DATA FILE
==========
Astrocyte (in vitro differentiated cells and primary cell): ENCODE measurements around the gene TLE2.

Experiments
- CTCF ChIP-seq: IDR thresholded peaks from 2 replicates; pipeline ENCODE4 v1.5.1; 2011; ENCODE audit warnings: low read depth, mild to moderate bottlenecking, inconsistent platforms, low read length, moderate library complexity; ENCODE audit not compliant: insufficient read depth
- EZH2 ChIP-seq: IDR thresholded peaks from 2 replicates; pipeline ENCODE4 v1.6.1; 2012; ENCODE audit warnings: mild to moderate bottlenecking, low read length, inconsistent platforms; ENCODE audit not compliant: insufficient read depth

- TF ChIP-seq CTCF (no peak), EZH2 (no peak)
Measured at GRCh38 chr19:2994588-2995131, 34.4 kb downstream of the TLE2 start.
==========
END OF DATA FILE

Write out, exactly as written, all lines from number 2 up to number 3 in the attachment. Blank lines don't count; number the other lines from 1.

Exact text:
Experiments
- CTCF ChIP-seq: IDR thresholded peaks from 2 replicates; pipeline ENCODE4 v1.5.1; 2011; ENCODE audit warnings: low read depth, mild to moderate bottlenecking, inconsistent platforms, low read length, moderate library complexity; ENCODE audit not compliant: insufficient read depth